A real hot topic now is Ethiopia’s Grand Renaissance Dam, a 6GW project currently under construction on the Blue Nile, the largest tributary of the Nile River. Ethiopia’s government, managing a very water-stressed nation, is building the dam in hopes of creating major economic growth and new opportunities for the country in addition to having new water-storage capacity to provide for the thirsty nation. However, Sudan and Egypt are concerned with the outcome of this project, the Nile being the major water source for both nations. If the dam is poorly implemented there will be catastrophic outcomes for the nations downriver, including dramatic loss of riverflow, draught, and famine. Transboundary issues are some of the most contended in water governance, and in a number of seminars it was clear that international legal frameworks are challenged by lack of regulators, corruption, and unsatisfactory science and environmental impact statements.
This brings me to the final point that I will summarize from the conference: finance. Water projects are costly, but how do we pay for them? Charging for water is often discussed as a violation of human rights, but already, the world over, people are buying water all the time.The infrastructure to provide clean water access and effective treatment is a major cost, particularly to less wealthy nations, but if water and sanitation are in good shape, the potential for growth is enormous.
The figures vary widely, but in the UN’s “World Water Development Report 2016,” they estimate that up to 115bil USD could be saved if irrigation farming worldwide switches from flood irrigation to water-conserving technologies by 2030. In a report put forward by SIWI in 2005, “Making Water a Part of Economic Development,” they estimated that an 11bil USD investment in water infrastructure worldwide would have an 84bil USD return. The potential to create new opportunities across the world with improved water infrastructure and governance is tremendous, but it takes a strong initial investment, and where is the money? There were non-stop calls during the week for engagement on the part of the public sector, but also the private sector for investment in water.
I attended a seminar on the Jordan River where I learned of work that SIWI is doing with Ecopeace and the governments of Jordan, Israel, and Palestine to formulate a working plan for an investment package in the Jordan River valley that will turn a 4 billion dollar initial investment into a 75 billion dollar return by 2050 from agriculture, tourism, and other industries. It all may sound well and good, but in a region with unstable political relations and potential drought at any time, the risks to investment are significant, not to mention that the initial investors must make inglorious payments for things like wastewater treatment facilities.
With all of that considered, the group presented a compelling model that allows for investor mobility and strong public-private partnerships to get the brunt work investments made like the infrastructure projects in order to get to things like promoting a vibrant tourist industry, growing recreation, agriculture, and industry. The best part is that one of the pillars of the plan is to insure the sustained health of the Jordan River, one of the world’s most threatened waterways. This is a big step for a region that had no water in its river in 2009.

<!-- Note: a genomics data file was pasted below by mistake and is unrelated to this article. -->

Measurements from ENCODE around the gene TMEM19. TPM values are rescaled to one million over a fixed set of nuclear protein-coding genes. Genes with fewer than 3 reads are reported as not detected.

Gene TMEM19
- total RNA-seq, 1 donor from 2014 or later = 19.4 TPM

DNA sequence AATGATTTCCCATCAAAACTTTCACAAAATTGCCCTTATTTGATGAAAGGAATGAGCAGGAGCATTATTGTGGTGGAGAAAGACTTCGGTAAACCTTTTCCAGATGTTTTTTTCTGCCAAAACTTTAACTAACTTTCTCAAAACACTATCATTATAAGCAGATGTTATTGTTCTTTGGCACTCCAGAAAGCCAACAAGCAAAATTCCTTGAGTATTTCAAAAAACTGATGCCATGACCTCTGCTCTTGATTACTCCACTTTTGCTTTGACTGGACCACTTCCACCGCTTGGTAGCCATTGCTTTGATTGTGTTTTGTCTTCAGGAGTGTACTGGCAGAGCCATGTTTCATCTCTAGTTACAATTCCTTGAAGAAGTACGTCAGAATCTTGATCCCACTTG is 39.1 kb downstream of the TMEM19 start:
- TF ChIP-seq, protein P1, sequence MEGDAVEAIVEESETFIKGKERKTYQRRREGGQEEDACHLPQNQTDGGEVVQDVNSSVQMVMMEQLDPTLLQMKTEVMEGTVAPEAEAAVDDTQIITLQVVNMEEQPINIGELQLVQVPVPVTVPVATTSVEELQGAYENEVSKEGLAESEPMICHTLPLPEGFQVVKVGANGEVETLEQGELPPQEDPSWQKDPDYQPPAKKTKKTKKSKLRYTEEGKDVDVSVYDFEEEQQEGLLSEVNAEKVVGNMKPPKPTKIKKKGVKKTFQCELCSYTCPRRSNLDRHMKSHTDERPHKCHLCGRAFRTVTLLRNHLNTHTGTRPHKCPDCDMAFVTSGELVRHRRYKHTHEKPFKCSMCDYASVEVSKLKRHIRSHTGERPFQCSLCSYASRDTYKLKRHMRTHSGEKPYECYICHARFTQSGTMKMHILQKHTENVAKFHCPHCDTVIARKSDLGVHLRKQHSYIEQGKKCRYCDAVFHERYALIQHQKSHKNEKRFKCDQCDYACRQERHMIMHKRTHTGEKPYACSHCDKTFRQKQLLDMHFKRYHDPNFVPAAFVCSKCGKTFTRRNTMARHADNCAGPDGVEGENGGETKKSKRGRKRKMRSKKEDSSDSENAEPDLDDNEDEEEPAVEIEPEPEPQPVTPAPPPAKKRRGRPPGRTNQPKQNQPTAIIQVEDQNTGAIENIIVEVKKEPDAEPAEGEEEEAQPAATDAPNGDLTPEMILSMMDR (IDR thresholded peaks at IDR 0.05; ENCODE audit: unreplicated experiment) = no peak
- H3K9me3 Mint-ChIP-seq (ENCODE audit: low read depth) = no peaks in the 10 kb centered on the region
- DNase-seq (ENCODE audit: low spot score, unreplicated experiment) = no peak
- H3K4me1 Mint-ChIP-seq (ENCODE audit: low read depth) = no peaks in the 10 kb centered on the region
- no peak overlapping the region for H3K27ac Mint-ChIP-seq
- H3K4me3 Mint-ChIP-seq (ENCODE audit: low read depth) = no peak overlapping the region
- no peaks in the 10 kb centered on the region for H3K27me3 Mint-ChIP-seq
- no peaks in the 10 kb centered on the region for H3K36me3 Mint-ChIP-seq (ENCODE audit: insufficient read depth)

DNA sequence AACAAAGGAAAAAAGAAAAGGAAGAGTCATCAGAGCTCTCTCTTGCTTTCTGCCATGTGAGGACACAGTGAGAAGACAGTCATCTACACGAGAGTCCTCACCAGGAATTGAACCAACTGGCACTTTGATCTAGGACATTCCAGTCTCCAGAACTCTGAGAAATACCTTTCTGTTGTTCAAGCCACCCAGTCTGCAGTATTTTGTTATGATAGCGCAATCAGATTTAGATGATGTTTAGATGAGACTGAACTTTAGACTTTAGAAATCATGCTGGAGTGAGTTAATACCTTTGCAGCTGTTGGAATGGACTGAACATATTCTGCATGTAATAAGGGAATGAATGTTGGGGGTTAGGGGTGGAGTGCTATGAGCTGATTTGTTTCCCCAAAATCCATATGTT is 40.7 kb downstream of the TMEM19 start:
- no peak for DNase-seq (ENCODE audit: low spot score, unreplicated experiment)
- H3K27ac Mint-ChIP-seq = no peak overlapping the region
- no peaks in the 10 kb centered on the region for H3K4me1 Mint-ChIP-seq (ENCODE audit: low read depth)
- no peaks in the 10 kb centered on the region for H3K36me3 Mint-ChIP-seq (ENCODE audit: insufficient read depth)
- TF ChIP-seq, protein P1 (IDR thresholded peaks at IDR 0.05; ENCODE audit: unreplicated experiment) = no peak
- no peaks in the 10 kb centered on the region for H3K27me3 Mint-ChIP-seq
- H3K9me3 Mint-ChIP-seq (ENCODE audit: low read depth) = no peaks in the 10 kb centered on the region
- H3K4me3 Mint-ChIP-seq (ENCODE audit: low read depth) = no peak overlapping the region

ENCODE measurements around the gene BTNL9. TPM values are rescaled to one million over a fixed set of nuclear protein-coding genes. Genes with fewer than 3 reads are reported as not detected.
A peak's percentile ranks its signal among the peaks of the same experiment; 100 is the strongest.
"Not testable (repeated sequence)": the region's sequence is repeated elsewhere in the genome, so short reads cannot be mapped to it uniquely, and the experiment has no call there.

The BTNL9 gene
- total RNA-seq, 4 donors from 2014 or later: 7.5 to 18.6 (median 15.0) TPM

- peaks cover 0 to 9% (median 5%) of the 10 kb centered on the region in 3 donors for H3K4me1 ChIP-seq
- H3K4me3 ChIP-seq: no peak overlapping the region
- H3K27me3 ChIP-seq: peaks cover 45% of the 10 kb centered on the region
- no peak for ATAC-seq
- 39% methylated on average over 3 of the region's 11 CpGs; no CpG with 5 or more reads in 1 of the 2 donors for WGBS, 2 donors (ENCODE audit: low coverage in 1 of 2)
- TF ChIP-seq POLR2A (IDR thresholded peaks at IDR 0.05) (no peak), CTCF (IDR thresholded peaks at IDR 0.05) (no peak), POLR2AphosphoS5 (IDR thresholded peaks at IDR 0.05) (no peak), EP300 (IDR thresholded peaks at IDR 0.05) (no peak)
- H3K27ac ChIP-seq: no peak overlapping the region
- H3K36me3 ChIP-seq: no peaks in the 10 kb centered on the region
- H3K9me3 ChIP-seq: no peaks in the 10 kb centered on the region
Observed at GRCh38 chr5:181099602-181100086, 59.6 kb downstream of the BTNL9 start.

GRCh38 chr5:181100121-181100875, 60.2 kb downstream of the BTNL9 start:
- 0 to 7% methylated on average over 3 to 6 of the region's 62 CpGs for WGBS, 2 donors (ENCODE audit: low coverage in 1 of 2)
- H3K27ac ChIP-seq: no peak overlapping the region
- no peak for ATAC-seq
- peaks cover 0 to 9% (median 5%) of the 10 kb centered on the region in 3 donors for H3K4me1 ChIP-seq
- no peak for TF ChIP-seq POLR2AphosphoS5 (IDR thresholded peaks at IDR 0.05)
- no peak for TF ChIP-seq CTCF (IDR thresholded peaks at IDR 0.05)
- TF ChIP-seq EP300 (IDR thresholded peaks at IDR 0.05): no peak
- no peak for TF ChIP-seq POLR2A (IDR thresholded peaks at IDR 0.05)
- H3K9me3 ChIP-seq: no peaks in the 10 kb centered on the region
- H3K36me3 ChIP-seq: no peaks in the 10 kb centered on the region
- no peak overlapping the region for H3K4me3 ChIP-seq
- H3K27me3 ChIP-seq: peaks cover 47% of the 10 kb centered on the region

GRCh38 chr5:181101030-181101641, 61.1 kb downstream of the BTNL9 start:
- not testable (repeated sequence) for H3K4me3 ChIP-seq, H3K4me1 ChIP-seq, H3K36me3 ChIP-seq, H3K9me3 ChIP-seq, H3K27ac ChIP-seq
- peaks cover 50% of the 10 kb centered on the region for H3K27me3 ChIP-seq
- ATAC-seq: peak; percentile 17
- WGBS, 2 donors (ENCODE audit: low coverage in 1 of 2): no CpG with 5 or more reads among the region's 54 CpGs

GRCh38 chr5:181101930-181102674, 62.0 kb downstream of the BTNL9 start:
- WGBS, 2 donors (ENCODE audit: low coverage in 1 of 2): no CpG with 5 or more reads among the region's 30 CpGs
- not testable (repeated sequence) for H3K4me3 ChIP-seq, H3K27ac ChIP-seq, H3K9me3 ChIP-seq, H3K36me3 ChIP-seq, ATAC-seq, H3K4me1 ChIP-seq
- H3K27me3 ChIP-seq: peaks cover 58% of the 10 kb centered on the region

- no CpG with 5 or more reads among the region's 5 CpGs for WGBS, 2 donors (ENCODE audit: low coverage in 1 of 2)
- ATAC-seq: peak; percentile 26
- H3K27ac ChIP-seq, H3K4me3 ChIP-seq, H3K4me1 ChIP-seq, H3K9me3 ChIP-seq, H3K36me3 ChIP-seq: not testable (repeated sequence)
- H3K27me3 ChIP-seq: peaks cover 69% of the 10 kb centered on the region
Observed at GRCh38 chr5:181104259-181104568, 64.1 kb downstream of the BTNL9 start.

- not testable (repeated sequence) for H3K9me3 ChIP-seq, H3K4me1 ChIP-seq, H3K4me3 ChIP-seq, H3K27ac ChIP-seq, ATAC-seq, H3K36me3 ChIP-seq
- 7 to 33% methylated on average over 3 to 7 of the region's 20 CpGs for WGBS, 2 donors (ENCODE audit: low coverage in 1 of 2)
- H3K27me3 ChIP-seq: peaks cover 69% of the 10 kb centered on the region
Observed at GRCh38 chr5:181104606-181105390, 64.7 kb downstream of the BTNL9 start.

This project exemplifies the potential for water to be a unifying factor rather than a dividing force. With patience and careful planning SIWI and Ecopeace created a model that might be an impetus for areas in many places to structure investment models that can promote sustainable economic growth with an environmental priority. That sort of innovation, we can expect, will become more and more common as population growth and pressure on water increase.
At the close of the week, Dr. Abdeladim Lhafi, the High Commissioner for COP22 in Marrakesh said that water and sanitation would be dedicated one day at the conference. As we look forward to that and what else is to come, it is evermore important that we see water as a nexus point where the expanse of environmental indicators comes together, where the whole earth is tied together in the water cycle, where health meets agriculture meets energy meets pollution meets fisheries, meets, well, a goose.
It can leave a bitter taste to address such staggering figures and difficult challenges, let alone to put a price on water, a most poetic fluid that makes life possible for all of us. The issues in water are often elementary; we are not sending someone to mars, engineering lab-grown beef patties, or creating cars that drive themselves, we are providing comfortable, clean places to go relieve ourselves, turning excrement into food, ensuring that rivers are not overrun with industrial sludge or dammed to oblivion. What is truly sweet is a good glass of water, an enjoyable poop, carrots and hummus (especially grown from pee fertilizer), and a swim.
The work goes on!
SIWI. 2005. “Making Water a Part of Economic Development: The Economic Benefits of Improved Water Management and Services.”
SIWI. “2016 Finalists, Stockholm Junior Water Prize.”
SIWI. 2016. World Water Week — Various Seminars. http://programme.worldwaterweek.org
- Sustainable Development Goals. https://sustainabledevelopment.un.org/?menu=1300
- “2016 World Water Development Report: Water and Jobs.” http://www.unesco.org/new/en/natural-sciences/environment/water/wwap/wwdr/2016-water-and-jobs/